Despite some of the flaws mentioned in the previous paragraph, ”X-MEN ORIGINS: WOLVERINE” turned out to be better than I had expected. The movie took viewers on James Howlett’s emotional journey that started with him as a young boy in 1845 Canadian Northwest Territories, who stumbled upon an unpleasant truth about his parentage in the worst possible way. By the time the movie ended, James (or Logan) had fought in several wars, participated in Team X’s black operations, estranged himself from Victor, fallen in love, experienced loss, acquired his adamantium claws and lost his memories. Several fans had complained that Logan’s character did not seem like the complex loner from ”X-MEN” throughout most of the movie. Instead, he seemed more like the slightly benign team player that had emerged at the end of ”X-MEN 3: THE LAST STAND”. I must admit that these fans have a point. Only . . . I am not complaining. This only tells me that screenwriters David Benioff and Skip Woods had properly done their jobs. If Logan’s character had remained the cynical loner throughout the entire film, I would have been disappointed. One key to good writing is character development. In all of the previous three ”X-MEN”, Logan’s character had developed slowly from the loner to the team player shown at the end of ”THE LAST STAND”. But ”X-MEN ORIGINS: WOLVERINE” is only one movie. And in that single film, the screenwriters, along with Hood and actor Hugh Jackman had to show the audience how James Howlett became that amnesiac loner. The last thing I wanted to see was a one-dimensional portrayal of his character. And I am thankful that I have no reason to complain about Logan’s character arc.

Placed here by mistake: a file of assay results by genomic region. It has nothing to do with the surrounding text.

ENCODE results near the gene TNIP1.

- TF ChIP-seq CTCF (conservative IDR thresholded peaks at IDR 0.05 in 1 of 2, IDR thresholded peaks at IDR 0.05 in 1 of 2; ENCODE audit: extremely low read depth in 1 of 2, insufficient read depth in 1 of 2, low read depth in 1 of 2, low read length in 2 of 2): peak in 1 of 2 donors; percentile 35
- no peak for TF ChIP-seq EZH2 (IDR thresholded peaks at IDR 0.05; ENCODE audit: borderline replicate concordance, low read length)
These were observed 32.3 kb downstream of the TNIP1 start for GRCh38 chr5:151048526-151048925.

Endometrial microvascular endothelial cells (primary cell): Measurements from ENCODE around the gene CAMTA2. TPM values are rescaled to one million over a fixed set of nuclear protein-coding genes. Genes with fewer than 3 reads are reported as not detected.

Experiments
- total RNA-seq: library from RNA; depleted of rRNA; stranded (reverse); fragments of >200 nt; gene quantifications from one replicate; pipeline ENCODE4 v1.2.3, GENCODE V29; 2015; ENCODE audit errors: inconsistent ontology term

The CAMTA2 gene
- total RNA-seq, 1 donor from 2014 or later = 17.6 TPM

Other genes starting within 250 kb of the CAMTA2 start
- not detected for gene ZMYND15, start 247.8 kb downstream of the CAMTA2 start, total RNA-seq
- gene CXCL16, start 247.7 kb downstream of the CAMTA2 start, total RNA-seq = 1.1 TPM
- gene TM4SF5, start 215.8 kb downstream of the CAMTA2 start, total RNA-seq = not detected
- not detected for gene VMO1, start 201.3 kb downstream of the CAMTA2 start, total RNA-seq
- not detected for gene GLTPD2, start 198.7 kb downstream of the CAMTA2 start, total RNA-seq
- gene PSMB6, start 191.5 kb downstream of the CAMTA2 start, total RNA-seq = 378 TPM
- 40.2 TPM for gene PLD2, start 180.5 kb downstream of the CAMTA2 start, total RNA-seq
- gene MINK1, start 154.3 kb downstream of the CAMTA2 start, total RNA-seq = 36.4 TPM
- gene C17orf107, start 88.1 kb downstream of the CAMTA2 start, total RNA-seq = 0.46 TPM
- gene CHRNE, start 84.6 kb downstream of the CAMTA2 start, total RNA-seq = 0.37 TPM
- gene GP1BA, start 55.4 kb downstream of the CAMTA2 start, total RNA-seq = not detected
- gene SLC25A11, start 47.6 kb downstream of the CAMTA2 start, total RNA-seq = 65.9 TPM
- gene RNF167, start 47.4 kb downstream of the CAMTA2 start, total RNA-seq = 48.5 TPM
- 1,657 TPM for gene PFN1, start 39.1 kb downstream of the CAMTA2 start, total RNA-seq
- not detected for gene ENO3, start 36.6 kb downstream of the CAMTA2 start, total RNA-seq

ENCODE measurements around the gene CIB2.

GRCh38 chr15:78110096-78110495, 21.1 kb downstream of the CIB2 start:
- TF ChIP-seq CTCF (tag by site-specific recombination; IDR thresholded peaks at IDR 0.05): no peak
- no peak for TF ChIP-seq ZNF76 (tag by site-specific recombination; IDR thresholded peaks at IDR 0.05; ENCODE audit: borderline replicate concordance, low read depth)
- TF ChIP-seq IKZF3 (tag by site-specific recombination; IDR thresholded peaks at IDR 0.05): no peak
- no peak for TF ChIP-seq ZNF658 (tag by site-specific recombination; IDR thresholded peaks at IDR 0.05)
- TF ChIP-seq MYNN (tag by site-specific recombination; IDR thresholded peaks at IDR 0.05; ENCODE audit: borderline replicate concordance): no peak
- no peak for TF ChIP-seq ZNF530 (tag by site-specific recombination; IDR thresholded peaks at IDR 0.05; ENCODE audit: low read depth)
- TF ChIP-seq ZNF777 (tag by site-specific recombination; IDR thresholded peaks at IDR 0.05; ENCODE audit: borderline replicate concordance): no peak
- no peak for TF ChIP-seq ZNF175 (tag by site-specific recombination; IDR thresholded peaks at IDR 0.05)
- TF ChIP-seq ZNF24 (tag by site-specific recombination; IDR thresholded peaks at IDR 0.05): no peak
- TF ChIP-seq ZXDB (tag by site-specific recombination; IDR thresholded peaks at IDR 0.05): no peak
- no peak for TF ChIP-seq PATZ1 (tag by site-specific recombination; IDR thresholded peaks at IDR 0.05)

Not only was I impressed by Logan’s character development (which was the gist of the story), I was also impressed by how Hood, Benioff, Woods and Jackman handled Logan’s relationships with Victor and Stryker. I enjoyed how the screenwriters created the con job that both Stryker and Victor had committed against Logan. They had manipulated Logan into volunteering for the adamantium process, so that he could seek revenge against Victor for his girlfriend’s death. What Logan did not know was that he had been nothing more than an experiment – a test run – to see if the process would work for Stryker’s new weapon – a mutant called Weapon XI or Deadpool that had been injected with the abilities of other mutants, including Logan’s healing factor. I feel that Benioff and Woods’ creation of the con job was an imaginative twist to the story . . . and very essential to Logan’s character development.